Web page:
Independence Day, which recognizes the passage of the Declaration of Independence in 1776, has long been a holiday where we celebrate freedom from tyrannical rule. It’s been called America’s birthday, and it’s typically a joyous affair with lots of gatherings, fireworks, American flags and an overall sense of patriotic pride.
While our framers lived drastically different lives that included beliefs and practices we’ve since deemed incompatible with our American values – like slavery and lack of rights for women and people of color – the idea of democracy is something we’ve held close since the ink was dry on the Constitution. Democracy is what enables us to adapt to changing times and right the wrongs made clear by what we’ve learned through past experiences. Through science and research. Through trials and tribulations.
What’s different this year, and perhaps for the past six years, is a rapid movement to destabilize our democracy and remove the constitutional rights we’ve fought so hard to institute. We’ve seen emerge a theocratic and autocratic type of leadership that leverages religion and fear to shame, blame and create divisions that only benefit a privileged few. We’ve experienced a repudiation of basic human decency and disdain for this country’s rich diversity in thought, religion, race and gender.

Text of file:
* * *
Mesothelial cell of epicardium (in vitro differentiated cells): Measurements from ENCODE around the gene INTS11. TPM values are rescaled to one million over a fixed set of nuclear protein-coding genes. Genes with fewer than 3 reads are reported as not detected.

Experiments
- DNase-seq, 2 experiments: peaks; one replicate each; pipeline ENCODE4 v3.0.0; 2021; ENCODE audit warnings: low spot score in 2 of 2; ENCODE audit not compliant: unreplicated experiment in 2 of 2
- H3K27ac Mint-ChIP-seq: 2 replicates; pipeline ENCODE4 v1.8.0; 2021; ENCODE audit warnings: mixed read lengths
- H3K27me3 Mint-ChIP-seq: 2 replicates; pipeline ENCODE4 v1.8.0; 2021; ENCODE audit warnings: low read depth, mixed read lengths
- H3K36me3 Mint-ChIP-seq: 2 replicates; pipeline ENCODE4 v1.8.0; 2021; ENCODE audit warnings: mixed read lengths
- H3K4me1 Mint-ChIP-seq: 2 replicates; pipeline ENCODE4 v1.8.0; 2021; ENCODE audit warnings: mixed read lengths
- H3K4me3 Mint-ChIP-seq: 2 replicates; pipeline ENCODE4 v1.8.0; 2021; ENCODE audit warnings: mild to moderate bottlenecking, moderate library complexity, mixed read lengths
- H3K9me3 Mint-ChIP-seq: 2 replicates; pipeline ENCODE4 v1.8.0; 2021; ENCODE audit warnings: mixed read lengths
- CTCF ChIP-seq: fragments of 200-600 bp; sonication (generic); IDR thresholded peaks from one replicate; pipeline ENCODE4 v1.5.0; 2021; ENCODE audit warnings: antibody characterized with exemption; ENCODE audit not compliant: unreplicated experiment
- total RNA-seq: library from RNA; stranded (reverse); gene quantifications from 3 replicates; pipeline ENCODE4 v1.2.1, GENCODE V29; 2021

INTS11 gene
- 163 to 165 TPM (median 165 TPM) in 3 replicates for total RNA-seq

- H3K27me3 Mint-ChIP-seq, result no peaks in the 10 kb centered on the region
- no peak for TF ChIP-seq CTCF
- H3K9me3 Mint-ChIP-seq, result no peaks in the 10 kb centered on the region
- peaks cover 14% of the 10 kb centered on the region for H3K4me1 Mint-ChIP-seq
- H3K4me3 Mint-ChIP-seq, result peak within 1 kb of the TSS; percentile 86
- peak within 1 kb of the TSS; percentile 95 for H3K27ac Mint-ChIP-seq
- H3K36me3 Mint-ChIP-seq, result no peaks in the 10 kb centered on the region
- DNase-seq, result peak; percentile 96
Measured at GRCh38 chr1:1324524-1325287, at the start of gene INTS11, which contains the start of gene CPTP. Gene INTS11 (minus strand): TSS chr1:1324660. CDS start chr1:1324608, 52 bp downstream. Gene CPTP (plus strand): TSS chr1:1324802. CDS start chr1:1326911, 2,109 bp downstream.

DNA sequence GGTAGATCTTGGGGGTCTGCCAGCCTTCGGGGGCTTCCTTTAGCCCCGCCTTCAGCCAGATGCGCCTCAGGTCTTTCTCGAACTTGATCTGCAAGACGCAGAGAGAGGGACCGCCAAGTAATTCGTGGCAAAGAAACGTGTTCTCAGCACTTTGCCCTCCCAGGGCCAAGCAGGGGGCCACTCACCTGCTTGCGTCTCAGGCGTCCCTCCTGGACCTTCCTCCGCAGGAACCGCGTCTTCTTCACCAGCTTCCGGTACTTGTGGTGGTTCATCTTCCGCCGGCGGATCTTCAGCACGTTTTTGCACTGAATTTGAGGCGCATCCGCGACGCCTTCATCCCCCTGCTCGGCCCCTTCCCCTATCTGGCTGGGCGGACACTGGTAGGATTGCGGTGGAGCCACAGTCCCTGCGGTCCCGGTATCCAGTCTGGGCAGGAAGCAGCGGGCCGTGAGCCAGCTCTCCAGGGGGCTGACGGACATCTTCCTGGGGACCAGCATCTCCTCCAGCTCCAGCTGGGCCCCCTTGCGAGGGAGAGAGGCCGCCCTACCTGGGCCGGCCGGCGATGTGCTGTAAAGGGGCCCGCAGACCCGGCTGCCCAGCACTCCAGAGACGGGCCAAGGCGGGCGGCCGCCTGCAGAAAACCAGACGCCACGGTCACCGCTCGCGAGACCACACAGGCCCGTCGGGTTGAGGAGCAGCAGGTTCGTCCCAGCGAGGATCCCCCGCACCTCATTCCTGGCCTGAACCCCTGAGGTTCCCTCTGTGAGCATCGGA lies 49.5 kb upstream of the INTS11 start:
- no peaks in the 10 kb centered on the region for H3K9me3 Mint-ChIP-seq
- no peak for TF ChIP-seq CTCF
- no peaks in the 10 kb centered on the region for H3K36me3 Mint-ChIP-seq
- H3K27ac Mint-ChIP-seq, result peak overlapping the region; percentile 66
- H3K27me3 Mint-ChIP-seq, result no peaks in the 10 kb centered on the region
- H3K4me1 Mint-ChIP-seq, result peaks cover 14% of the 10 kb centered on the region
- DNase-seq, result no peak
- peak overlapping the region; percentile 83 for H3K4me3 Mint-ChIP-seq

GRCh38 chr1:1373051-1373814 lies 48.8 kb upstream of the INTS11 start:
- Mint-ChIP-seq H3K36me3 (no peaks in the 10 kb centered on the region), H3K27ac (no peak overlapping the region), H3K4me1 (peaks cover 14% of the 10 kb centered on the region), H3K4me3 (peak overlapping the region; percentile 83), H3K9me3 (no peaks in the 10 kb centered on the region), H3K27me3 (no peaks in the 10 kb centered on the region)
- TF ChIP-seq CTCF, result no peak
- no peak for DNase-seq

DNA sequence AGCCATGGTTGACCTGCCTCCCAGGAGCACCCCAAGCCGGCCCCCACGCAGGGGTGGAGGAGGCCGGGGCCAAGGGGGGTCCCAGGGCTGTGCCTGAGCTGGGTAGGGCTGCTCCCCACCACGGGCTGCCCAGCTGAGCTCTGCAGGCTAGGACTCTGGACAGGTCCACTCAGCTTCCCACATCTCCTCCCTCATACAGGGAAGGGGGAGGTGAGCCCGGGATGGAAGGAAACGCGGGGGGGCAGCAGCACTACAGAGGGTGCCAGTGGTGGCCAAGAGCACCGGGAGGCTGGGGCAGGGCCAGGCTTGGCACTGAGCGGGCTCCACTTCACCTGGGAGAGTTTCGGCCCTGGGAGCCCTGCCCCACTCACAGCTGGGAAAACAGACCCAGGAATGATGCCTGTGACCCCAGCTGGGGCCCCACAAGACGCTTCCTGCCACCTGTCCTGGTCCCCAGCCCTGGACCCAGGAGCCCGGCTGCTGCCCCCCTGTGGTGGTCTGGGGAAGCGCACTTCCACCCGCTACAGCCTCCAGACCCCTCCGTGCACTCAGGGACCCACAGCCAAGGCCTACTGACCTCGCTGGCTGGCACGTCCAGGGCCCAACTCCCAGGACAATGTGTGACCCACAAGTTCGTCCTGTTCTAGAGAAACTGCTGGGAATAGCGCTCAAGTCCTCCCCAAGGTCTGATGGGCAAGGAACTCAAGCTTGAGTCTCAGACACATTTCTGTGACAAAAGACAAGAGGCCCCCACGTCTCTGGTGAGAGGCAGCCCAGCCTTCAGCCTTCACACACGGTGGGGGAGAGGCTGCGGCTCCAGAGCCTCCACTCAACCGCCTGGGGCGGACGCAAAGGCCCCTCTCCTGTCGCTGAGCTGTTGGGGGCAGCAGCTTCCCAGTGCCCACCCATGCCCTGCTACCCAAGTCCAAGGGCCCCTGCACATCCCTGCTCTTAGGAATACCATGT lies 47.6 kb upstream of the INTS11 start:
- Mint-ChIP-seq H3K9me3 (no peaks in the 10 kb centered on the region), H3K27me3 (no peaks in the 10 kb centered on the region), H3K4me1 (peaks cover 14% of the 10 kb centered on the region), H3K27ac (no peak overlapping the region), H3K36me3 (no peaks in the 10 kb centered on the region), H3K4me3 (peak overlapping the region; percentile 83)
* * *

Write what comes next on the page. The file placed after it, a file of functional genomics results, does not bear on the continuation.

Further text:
The American flag has been co-opted by a group of radicalized individuals who seek to instill hate and division among people who don’t fit into their exclusionary view of the world, while still claiming to be patriots. Homogeneity and control are their guiding forces, and for those of us not driven by these un-American motives, it can be hard for us to show our American pride. We don’t want to be linked with those groups because they’re antithetical to everything we associate with true American ideals.
But it’s our flag. It’s not just theirs. And on Independence Day, when many of us may be tempted to completely renounce the celebration, let’s use this day as a rallying cry to fight back for what we’ve lost. Why does a minority of radicals get to decide who we are, when the vast majority of Americans have a much kinder, supportive and inclusive view?
Right now, it may feel overwhelming with the onslaught of anti-constitutional attacks coming at us on a daily basis. But let’s harness the anger and sadness we feel into action. There are a lot more of us than them, but we all have to act to make change happen.
No matter how you plan to spend this holiday, our hope is that it will galvanize a movement that leverages our energy and patriotism for good. We also hope it serves as a poignant reminder of how important it is to vote, as voting is the most powerful way to effect the change we want to see.